Quickly becoming one of the biggest social media apps in the world, TikTok has recently been stuck in the crosshairs of business and political interests, at least in the U.S. However, that has not stopped the Chinese short-form video platform from continuing to expand. In fact, thanks to a new partnership with the British esports organization Tundra, TikTok is poised to get in on one of the fastest growing industries in the world as well.
In recent U.S. news, a federal court order has halted a government attempt to keep Americans from downloading TikTok and the Trump administration has filed an appeal, hoping to push through their ban. The claim is that the Chinese app is a security risk, sending user information overseas, prompting the administration to push for a sale of the app to an American company. Obviously, there are a lot of business and political incentives affecting TikTok’s standing in the U.S. but the thing is, that hasn’t slowed down the app’s global ascent. Part of that expansion has to do with the equally ascendant global esports industry.
As reported by Reuters this past week, TikTok has officially partnered up with Tundra, the London-based esports organization founded in 2019. Tundra may only be a year old, but they’ve already assembled an impressive roster of talent in the realm of FIFA, including “2018 FIFA eWorld Cup Champion Musaed ‘Msdossary’ Al-Dossary, who has more than 945,000 followers on social media.” Now, with TikTok as a Principal Partner, Tundra is looking to continue to establish itself as a force to be reckoned with.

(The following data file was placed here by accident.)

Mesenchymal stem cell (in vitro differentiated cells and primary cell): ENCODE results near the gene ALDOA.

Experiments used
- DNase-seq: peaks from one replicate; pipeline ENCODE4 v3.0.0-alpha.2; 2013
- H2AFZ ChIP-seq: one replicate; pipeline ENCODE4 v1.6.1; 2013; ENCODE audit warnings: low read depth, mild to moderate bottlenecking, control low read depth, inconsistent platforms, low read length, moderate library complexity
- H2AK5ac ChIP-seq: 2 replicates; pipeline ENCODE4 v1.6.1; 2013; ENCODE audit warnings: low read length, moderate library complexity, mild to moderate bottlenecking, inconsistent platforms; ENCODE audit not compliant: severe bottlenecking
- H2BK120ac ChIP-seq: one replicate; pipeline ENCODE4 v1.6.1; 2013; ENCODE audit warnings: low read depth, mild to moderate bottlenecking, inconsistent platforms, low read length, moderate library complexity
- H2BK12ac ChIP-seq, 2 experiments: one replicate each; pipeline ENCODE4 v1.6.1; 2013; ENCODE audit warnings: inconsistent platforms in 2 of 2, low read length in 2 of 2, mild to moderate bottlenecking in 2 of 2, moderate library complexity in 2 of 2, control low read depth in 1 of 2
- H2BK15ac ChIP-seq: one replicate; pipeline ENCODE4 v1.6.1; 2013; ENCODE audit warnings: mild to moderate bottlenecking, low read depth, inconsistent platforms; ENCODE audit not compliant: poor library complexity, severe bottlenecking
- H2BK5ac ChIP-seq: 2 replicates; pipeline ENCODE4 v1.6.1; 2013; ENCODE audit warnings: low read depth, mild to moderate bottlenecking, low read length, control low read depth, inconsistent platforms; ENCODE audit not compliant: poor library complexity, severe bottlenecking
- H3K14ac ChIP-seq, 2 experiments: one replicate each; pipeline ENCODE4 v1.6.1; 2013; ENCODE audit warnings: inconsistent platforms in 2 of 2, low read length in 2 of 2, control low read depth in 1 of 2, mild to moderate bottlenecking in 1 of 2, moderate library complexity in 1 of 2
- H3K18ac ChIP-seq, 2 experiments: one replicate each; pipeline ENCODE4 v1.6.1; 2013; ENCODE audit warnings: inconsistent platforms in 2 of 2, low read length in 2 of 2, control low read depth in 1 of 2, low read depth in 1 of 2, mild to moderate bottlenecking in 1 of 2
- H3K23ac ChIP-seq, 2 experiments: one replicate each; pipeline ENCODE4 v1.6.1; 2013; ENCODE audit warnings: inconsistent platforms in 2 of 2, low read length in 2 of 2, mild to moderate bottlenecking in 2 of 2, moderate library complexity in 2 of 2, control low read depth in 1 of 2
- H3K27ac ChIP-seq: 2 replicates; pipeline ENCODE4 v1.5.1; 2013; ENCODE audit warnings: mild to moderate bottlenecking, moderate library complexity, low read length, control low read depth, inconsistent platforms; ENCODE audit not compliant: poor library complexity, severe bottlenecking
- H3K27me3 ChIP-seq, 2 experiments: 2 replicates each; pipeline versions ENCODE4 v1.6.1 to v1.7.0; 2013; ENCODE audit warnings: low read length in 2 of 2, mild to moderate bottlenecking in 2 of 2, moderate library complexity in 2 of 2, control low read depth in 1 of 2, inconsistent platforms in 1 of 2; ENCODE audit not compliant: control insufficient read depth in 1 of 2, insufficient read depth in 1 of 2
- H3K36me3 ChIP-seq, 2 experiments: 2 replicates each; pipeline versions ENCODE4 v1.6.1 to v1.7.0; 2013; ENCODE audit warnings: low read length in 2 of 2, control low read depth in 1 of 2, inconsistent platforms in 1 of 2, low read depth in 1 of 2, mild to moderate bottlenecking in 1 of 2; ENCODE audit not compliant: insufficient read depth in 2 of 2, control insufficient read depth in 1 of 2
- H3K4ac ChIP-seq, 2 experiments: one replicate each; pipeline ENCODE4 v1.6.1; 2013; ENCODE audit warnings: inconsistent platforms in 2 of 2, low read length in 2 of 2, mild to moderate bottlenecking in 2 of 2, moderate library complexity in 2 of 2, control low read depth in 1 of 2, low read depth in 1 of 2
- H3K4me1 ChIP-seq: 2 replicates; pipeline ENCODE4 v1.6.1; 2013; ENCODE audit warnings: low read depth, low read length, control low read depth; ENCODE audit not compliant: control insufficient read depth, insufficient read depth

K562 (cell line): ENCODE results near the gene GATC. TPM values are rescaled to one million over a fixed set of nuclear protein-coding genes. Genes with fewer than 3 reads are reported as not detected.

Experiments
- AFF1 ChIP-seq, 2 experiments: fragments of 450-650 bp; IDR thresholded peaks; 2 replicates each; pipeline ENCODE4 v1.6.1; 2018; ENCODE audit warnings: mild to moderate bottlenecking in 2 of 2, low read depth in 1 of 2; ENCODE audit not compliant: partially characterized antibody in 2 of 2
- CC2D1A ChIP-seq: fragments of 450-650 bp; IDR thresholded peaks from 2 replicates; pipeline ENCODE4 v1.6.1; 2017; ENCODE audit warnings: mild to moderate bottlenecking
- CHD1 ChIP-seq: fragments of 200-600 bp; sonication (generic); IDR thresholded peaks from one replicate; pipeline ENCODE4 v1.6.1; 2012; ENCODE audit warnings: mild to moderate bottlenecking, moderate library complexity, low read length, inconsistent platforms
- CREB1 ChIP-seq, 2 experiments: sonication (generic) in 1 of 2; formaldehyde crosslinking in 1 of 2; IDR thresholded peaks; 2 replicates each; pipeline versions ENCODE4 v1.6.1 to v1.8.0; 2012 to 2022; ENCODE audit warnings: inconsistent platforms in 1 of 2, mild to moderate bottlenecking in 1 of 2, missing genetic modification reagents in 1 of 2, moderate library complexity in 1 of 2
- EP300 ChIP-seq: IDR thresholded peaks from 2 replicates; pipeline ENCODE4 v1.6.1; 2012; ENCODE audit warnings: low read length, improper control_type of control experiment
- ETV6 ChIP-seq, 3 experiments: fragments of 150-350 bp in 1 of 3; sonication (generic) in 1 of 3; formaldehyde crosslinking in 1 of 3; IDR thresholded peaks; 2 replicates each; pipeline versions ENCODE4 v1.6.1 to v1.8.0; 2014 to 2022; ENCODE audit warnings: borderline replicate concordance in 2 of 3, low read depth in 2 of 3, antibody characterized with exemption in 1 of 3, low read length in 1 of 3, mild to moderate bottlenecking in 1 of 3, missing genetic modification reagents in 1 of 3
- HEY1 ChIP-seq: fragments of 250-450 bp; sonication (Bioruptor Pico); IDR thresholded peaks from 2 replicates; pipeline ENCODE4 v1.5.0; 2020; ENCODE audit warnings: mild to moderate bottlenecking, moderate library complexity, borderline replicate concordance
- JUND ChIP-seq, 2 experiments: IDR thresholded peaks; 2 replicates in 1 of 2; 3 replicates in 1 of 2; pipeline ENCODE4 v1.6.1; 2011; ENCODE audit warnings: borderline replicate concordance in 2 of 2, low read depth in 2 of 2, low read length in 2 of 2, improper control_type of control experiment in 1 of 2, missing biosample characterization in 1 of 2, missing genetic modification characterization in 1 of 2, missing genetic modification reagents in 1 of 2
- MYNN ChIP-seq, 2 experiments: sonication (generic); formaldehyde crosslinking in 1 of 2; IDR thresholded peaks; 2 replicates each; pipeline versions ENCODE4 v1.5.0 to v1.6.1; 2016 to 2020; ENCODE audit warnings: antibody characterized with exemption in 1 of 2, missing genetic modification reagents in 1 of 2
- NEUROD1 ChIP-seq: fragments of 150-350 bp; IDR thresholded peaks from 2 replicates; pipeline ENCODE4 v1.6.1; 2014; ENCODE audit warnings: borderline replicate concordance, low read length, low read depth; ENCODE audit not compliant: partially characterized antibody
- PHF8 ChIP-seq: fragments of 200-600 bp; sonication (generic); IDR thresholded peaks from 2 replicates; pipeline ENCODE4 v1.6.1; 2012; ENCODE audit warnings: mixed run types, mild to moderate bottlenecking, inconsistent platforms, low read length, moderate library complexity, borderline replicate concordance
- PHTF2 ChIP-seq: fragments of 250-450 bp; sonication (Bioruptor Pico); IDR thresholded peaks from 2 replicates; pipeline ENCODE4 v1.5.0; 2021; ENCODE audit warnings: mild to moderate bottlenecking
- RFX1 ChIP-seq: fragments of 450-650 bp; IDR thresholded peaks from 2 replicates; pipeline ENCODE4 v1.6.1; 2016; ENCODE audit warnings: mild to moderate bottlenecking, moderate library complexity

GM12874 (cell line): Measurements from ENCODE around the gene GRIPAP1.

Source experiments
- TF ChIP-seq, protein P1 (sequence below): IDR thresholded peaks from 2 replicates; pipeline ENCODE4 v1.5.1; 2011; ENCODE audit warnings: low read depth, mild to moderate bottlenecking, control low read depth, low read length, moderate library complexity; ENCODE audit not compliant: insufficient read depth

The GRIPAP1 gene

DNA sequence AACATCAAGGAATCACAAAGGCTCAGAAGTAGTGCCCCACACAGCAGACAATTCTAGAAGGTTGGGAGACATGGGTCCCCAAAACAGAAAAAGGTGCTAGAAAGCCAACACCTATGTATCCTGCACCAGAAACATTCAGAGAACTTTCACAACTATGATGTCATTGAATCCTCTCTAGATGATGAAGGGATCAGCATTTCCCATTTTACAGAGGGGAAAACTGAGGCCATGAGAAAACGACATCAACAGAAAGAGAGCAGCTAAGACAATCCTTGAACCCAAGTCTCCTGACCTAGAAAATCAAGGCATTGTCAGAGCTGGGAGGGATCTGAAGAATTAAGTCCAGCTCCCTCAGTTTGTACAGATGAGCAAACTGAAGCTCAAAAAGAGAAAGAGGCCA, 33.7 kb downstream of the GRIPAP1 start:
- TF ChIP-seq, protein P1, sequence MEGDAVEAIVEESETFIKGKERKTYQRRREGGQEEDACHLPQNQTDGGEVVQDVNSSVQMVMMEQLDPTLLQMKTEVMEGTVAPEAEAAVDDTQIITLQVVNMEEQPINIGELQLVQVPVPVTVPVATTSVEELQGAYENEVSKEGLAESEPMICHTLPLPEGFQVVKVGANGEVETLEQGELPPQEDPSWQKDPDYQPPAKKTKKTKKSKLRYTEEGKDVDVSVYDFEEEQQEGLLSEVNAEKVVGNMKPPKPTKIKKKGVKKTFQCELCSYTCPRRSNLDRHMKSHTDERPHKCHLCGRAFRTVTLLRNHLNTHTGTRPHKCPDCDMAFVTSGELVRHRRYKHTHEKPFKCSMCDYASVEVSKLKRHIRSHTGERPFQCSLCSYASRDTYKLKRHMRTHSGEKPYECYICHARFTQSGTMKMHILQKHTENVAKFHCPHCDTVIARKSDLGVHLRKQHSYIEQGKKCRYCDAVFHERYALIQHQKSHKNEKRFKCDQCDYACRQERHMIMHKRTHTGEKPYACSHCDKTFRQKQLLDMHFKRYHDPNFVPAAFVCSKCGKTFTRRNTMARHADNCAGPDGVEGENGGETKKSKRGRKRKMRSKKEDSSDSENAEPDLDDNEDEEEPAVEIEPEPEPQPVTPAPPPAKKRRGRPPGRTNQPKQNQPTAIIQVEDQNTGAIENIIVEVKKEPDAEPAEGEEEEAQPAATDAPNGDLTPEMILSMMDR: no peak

According to Law Insider.com, a Principal Partner is “a partner having an interest of 5 percent or more in partnership profits or capital.” This means that TikTok is officially invested in Tundra’s success and has the potential to profit significantly from said success. Obviously, any company is interested in finding new revenue streams, yet when it comes to TikTok and esports, that interest isn’t new. As TikTok Europe’s Head of Brand and Partnerships Marketing Jana Ulaite explains in the Reuters article, “Esports has found a natural home on TikTok, with gaming content already proving to be hugely popular in our community.” It’s likely that the popularity of gaming content is what inspired this year’s earlier foray into the world of pro gaming with “the TikTok Cup, an online collegiate esports tournament with a $60,000 prize pool.”
As of right now, TikTok’s future in the U.S. may seem uncertain, but elsewhere in the world, their future is looking bright. By continuing to invest in the esports industry, TikTok is further establishing itself as a part of the cultural landscape. Tundra has “also teamed up with Italian sportswear company Kappa, who will provide the esports organisation with their new apparel, including their jersey and tracksuit.” What’s more, with the recent release of FIFA 21—and the established popularity of FIFA-related content on TikTok—their position as an esports organization on the rise is practically guaranteed.
Overall, the esports industry continues to prove itself as a massively globalizing force. As an industry it facilitates a bevy of successful partnerships across the board. Along with the business savvy TikTok’s new partnership with Tundra exhibits, the move also serves to contextualize the app’s current difficulties in the U.S. within a larger frame of reference.